On the Irish Republic’s thin grasp of Irish geography…

“When I was at school…” was always a presage to my mother telling me some obvious truth about the spellings or the sums I’d just got wrong for the millionth time… Later when we did geography at school we learned our Irish geography from a book that had been coincidentally written by a teacher at the local state grammar… Provinces, counties, rivers, mountain ranges, county towns… Now it seems in the last ten to fifteen years the people in the southern state have been slowly excising the mad old uncle from its memory: “The North, as far as Dublin was concerned, was the attic in which the mad old uncle might be allowed to drink himself to death.”: O’Neill links this priceless piece from Squinter:

Squinter called the RTE press office and an interesting conversation ensued, which is probably best understood in its raw and unedited form (preamble excised)…

Squinter: Yes, you see, I was just wondering what exactly RTE means when it bandies the word Ireland about.

RTE: Ireland? Why, we mean Ireland, of course.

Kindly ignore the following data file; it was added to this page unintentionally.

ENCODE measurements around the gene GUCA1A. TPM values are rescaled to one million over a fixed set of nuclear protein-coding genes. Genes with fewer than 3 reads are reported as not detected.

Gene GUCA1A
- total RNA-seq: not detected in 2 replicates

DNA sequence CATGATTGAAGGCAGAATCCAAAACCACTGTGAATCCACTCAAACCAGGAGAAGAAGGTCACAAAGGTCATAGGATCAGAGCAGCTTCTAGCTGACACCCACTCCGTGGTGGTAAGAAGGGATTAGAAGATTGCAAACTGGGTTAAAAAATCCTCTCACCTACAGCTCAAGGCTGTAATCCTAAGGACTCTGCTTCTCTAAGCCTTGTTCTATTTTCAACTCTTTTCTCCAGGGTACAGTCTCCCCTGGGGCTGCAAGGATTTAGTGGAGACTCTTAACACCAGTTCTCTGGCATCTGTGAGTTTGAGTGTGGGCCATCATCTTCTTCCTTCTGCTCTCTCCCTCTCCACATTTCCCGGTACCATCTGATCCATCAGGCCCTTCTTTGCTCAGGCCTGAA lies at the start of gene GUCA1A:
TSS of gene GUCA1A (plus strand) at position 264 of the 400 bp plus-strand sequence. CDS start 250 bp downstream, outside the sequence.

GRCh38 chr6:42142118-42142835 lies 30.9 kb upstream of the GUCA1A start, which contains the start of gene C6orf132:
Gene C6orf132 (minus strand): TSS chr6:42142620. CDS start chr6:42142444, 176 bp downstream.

Squinter: All of it?

RTE: What do you mean?

Squinter: Well, if you try to access The Panel in Belfast the message says ‘Only available in Ireland’.

RTE: And?

Squinter: Belfast’s in Ireland.

RTE: No it’s not.

Squinter: Well, where is it?

RTE: Britain?

Squinter: No.

RTE: The UK?

Squinter: Well, yes, but it’s also in Ireland.

RTE: How can that be?

Squinter: Because Ireland’s not a country, it’s an island.

RTE: Are you sure?

Squinter: Yes.

RTE: Click. Brrrrrrrr.

Cultural psychosis, it seems, is everywhere these days

Mick is founding editor of Slugger. He has written papers on the impacts of the Internet on politics and the wider media and is a regular guest and speaking events across Ireland, the UK and Europe. Twitter: @MickFealty